2. Lift your body off the ground by pressing your palms into the ground. Your body should be positioned as though you were doing a pushup. Check that your hands and shoulders are in line, that your legs are parallel, that your feet are hip-width apart, and that your heart is engaged.
  3. Maintain this place for as long as possible.

The capacity of an individual to carry a plank varies according to their skill and core power. Attempt to hold the spot for at least 10 seconds.

SUMMARY

The two main variations of the plank exercise include the forearm plank and the straight-arm plank. Maintaining proper form will help you reap the greatest benefits.

Common mistakes when doing plank exercises

Although the plank is an outstanding core exercise, there are some basic errors that can jeopardize the performance. Here are some of the most important things to stop while doing a plank:

  • Hunching your back. This decreases core commitment and makes the exercise less successful. Instead, engage your center and maintain a neutral back stance.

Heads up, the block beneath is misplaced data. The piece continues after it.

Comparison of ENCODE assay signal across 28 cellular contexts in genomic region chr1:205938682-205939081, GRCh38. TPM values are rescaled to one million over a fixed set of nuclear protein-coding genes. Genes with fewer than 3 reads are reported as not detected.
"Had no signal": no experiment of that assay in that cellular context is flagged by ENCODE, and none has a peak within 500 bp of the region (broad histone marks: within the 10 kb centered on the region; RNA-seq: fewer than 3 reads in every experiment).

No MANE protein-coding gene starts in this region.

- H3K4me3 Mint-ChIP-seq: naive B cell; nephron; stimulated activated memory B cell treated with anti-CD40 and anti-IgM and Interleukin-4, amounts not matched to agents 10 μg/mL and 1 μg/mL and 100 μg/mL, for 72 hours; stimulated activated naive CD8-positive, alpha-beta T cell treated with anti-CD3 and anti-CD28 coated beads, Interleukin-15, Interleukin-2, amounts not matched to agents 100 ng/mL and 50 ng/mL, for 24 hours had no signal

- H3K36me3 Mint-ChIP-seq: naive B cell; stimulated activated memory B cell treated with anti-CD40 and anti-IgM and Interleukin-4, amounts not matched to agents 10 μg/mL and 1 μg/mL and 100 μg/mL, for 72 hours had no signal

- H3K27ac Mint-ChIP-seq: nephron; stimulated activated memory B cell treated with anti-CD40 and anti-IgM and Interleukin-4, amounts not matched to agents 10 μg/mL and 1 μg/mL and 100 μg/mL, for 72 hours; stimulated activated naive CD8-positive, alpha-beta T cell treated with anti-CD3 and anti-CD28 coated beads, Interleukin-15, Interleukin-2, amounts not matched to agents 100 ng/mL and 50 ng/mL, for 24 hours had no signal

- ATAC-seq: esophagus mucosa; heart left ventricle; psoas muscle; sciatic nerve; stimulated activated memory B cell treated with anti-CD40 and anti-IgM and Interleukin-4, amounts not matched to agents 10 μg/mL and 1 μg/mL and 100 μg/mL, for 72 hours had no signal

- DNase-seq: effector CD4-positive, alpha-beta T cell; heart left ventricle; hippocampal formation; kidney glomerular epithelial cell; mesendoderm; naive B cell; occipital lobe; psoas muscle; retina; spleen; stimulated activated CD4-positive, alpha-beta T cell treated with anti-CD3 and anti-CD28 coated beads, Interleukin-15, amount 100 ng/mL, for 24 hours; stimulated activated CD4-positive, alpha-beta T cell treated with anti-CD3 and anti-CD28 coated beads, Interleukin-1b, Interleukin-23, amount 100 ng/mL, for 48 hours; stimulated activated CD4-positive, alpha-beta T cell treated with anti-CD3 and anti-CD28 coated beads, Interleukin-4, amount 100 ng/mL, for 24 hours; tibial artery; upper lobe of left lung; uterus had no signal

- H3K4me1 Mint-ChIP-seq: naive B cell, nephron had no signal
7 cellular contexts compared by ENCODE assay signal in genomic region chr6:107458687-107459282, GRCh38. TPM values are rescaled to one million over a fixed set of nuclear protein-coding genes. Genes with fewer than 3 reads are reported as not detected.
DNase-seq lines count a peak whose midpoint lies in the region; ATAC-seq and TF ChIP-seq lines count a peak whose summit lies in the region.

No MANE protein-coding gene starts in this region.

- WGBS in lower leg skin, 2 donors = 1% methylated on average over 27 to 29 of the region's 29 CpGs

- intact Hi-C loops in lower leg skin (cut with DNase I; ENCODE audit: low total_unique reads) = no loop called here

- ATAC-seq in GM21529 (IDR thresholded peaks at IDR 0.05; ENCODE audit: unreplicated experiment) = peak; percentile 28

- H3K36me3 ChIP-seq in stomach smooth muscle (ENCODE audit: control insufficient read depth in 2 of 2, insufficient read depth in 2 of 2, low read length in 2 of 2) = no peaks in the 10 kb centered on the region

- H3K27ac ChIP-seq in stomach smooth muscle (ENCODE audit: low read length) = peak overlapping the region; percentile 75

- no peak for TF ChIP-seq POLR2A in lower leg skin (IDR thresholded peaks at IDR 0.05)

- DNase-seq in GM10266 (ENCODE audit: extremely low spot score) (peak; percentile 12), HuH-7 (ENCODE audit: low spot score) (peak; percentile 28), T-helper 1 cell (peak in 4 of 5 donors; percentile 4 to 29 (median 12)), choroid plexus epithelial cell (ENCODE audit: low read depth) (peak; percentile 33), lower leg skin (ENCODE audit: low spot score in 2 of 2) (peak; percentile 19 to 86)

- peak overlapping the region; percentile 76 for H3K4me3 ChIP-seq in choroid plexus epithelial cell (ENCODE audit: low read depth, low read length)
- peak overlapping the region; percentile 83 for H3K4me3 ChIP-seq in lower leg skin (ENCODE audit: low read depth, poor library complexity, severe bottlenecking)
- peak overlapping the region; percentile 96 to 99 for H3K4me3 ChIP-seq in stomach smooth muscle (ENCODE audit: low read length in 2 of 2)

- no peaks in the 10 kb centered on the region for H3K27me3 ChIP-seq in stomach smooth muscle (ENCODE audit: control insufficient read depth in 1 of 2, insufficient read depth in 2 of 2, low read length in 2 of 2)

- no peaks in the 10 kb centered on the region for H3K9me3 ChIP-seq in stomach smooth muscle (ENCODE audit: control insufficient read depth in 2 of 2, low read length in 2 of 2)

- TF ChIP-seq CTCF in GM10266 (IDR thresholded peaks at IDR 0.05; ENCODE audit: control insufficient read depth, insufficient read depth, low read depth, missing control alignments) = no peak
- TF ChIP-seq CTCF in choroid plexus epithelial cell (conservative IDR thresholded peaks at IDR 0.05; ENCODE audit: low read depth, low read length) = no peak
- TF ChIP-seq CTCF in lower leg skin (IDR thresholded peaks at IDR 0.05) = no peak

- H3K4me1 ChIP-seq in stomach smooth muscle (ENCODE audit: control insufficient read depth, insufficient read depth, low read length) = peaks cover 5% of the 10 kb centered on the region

• Lowering your hips. Lowering your hips causes your back to curve, putting more pressure on your lower back rather than your abdominals. Check that the hips, shoulders, legs, and feet are all coordinated.
  • Raising your butt. Lifting your buttocks moves your weight away from your abdominals and into your upper body. Engage your heart and tuck your pelvis in to avoid this.
  • Holding your breath. Holding your breath makes the exercise more intense and places additional pressure on your body. Concentrate on slow, steady breathing.
  • Pushing your stomach out. If you find it difficult to draw your belly button in or note symptoms of diastasis recti, such as abdominal doming, try a modified plank. Your back would be best supported if you draw your abdominals in.

Imagine pulling your belly button inward toward your spine to engage your heart. This aids in the activation of deep core muscles such as the transverse abdominis and the maintenance of a neutral spine position.

SUMMARY

When doing a plank, keep your heart focused, your neck neutral, and remember to relax. This will assist you in doing the plank properly and targeting the appropriate muscles.

Variations of the plank exercise

There are many variations of this exercise to try if you find the plank too difficult or want an extra challenge. However, only attempt more difficult planks after you have successfully and safely performed a forearm and straight-arm plank for at least 15 seconds without losing form.

1. Forearm plank with knees bent

This version of the plank is great for beginners.

  1. Begin by lying on your stomach (prone) with your elbows and forearms at your sides. Check if the elbows and shoulders are in line.